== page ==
The popular social media app’s unannounced refresh, which Instagram has since labeled a bug, took users by surprise Thursday. Instead of scrolling through posts vertically, some people were forced to swipe and tap left and right through their feeds, similar to how the app’s “stories” feature works. Users went berserk on social media, with #instagramupdate trending on Twitter. Instagram quickly reverted back to the original top-to-bottom scrolling feature even before everyone had seen the update.
“That was supposed to be a very small test that went broad by accident,” Adam Mosseri, the head of Instagram, tweeted alongside a grimacing emoji. “Should be fixed now.”
Earlier this year, a redesign of Snap Inc.’s Snapchat was met with similar outrage and the company has struggled since. The change separated chats and postings of friends from the rest of the app—the content from media organizations that is paired with advertising sold by Snap. The platform has since seen a decline in the number of daily users, a key metric for social media companies.
Facebook is increasingly relying on growth at Instagram, which now has about one billion users, as its flagship social media network has almost reached saturation point. Future revenue growth at the company depends on Facebook’s ability to shift marketers’ interest to new ads in messaging services and marketing spots in “stories,” especially on Instagram.
It’s hard to imagine that the OTT space could get even more crowded than it already is, but that’s what 2019 is about to usher in. A slew of new streaming services will arrive on the scene, going toe-to-toe with current big players like Netflix, HBO Now, Hulu, Showtime, Amazon and YouTube Premium.
Here are the biggest streaming offerings set to roll out next year.
The company, which completed its $85 billion purchase of Time Warner in June, will launch a direct-to-consumer offering in Q4 of 2019.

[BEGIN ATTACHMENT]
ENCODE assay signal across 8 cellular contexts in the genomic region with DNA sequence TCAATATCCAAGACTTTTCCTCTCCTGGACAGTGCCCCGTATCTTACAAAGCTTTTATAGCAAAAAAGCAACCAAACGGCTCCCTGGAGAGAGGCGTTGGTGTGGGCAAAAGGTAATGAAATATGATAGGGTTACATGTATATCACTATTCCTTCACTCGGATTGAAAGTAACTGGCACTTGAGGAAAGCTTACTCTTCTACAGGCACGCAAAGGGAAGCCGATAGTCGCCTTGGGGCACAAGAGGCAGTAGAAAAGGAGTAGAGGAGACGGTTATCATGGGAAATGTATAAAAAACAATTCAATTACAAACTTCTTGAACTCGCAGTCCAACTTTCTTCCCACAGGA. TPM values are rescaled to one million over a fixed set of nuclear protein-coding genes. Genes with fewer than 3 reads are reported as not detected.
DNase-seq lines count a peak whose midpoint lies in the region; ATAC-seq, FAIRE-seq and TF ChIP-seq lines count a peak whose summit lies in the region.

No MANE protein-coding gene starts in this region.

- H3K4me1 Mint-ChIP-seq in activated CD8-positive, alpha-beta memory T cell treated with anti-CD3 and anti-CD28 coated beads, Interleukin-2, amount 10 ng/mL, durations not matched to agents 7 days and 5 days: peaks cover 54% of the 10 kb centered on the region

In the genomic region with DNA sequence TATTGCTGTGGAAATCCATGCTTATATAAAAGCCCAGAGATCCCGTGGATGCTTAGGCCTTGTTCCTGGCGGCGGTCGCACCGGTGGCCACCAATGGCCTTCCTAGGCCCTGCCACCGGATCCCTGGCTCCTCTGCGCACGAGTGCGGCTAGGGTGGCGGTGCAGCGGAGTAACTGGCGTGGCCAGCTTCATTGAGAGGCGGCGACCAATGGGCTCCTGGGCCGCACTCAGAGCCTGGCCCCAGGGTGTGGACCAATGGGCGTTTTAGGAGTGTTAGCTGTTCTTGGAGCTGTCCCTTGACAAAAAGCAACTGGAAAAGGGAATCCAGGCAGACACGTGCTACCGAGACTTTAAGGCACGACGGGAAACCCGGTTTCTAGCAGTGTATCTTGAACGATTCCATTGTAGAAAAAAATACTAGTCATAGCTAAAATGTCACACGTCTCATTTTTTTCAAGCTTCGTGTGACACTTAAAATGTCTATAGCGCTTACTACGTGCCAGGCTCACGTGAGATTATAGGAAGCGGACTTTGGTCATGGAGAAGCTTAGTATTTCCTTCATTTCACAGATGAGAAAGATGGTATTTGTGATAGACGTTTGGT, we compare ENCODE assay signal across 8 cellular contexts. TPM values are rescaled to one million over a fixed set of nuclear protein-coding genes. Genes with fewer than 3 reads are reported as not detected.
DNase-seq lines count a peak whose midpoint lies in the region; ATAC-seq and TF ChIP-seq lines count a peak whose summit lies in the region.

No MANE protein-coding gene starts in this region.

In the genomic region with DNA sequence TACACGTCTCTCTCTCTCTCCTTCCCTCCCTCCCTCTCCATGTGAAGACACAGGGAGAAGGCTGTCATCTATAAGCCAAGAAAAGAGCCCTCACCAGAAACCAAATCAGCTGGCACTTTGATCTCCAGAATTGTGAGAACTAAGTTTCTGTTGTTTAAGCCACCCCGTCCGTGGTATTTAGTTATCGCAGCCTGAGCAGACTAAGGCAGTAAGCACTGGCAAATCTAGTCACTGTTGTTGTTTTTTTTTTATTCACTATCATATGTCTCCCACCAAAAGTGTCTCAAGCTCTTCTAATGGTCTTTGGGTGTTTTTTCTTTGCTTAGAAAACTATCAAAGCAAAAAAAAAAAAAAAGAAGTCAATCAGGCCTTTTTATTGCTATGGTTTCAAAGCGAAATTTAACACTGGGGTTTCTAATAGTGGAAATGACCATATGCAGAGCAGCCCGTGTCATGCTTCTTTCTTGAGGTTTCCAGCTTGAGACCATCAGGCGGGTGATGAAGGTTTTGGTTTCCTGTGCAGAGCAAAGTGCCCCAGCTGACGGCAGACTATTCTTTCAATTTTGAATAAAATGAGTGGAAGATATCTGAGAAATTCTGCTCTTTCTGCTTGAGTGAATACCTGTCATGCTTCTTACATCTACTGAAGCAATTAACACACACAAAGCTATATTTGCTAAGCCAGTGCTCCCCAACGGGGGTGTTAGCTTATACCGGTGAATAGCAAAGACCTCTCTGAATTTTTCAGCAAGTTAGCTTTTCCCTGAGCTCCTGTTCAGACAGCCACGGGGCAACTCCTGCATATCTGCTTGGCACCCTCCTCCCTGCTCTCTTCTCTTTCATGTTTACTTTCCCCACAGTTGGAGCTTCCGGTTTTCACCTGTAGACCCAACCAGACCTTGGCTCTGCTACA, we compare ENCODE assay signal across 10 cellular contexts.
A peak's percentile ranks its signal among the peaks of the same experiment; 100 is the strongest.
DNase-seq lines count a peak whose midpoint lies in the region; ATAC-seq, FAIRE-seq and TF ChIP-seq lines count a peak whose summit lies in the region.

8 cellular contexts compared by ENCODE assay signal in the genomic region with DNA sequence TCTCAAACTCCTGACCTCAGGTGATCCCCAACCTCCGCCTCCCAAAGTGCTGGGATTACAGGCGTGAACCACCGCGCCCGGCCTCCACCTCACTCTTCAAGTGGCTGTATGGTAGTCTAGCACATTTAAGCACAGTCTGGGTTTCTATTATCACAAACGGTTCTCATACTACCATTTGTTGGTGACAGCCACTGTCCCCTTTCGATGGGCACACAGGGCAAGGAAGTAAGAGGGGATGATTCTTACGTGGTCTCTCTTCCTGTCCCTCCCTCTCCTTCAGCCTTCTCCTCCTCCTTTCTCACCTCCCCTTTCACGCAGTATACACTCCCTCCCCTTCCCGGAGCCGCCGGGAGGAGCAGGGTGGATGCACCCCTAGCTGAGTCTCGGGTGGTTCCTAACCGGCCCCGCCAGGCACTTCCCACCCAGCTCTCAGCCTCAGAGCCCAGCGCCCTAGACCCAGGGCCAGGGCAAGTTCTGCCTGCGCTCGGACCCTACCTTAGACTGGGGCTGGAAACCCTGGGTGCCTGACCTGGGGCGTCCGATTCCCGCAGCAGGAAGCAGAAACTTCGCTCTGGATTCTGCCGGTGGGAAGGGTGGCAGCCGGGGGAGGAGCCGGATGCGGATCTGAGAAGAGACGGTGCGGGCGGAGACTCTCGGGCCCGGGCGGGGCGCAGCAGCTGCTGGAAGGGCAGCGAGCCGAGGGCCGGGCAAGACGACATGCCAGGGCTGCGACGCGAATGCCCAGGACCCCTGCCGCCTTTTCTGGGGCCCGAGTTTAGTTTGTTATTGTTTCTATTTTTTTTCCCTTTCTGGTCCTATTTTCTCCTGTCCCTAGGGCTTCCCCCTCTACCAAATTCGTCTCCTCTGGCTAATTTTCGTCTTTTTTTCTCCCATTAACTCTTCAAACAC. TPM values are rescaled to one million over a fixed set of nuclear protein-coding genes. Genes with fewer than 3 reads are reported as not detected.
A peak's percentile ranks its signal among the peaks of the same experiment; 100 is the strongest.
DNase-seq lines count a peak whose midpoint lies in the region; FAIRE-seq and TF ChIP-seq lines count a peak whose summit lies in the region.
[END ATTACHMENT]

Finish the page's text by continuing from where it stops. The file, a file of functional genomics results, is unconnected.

The still-unnamed OTT product, which AT&T first announced in October and shared more deals about with investors last month, will rely heavily on content from WarnerMedia, including HBO and the Warner Bros. library.Randall Stephenson said earlier this month that it will be a three-tiered service with a “core platform of movies,” which will be followed by a second tier of original programming and blockbuster movies and a third layer that features the library content (some of which could be licensed from third-parties), including classics, kids/family and niche programming.
AT&T doesn’t intend for the service “to become another Netflix,” said Stephenson, explaining that it is “not our ambition” for the OTT product to rival Netflix as a “warehouse of content.”
The channel will feature a second live-action Star Wars series, currently in development, and though it will have less content than Netflix, Walt Disney Company chairman and CEO Robert Iger said it would be cheaper. The app will feature programming from brands such as Disney, Pixar, Marvel and Lucasfilm.
“We’re going to walk before we run as it relates to volume of content, because it takes time to build the kind of content library that ultimately we intend to build,” Iger said in August.
Apple has greenlit a number of original shows during the past year—including one about the morning news starring Steve Carell, Reese Witherspoon and Jennifer Aniston—but it’s not clear on which platform that content will live when it is finally released. That content is finally expected to be rolled out next year, though specifics remain under wraps.
Viacom CEO Bob Bakish said his company is taking a “multifaceted” OTT strategy and will include direct-to-consumer options as well as producing content to sell to other services or content library.
“We do believe there is an opportunity on AVOD, ad-supported video on demand, and that is useful for building a funnel into our subscription products,” Bakish said at the UBS Global Media and Communications Conference.
Discovery, Inc. executives have said they’re considering a direct to consumer offering, especially now that the company has 17 networks in its portfolio after merging in March with Scripps Networks Interactive.
Though execs have said they’re only considered the options, which could include bundling a number of brands, like HGTV, Food Network and TLC, in one channel. In theory, it could cost as low as $5 to $8 per month, said president and CEO David Zaslav in July.
Linear TV is still the biggest ad category, but digital video and mobile are making inroads. Advertising research company Warc took a look at 12 major markets, and found most ad spend went to display ads (which here includes TV, radio, mobile devices, out of home, and some online formats) and that linear TV was the biggest chunk of that spend.
Looking at 12 major markets (Australia, Brazil, Canada, China, France, Germany, India, Italy, Japan, Russia, the U.K., and the U.S.), all display ad platforms took in $140 billion in 2018, and of that linear TV took 41.9 percent. That’s a 1.0 percent year-over-year (YOY) improvement. The next biggest area was mobile devices.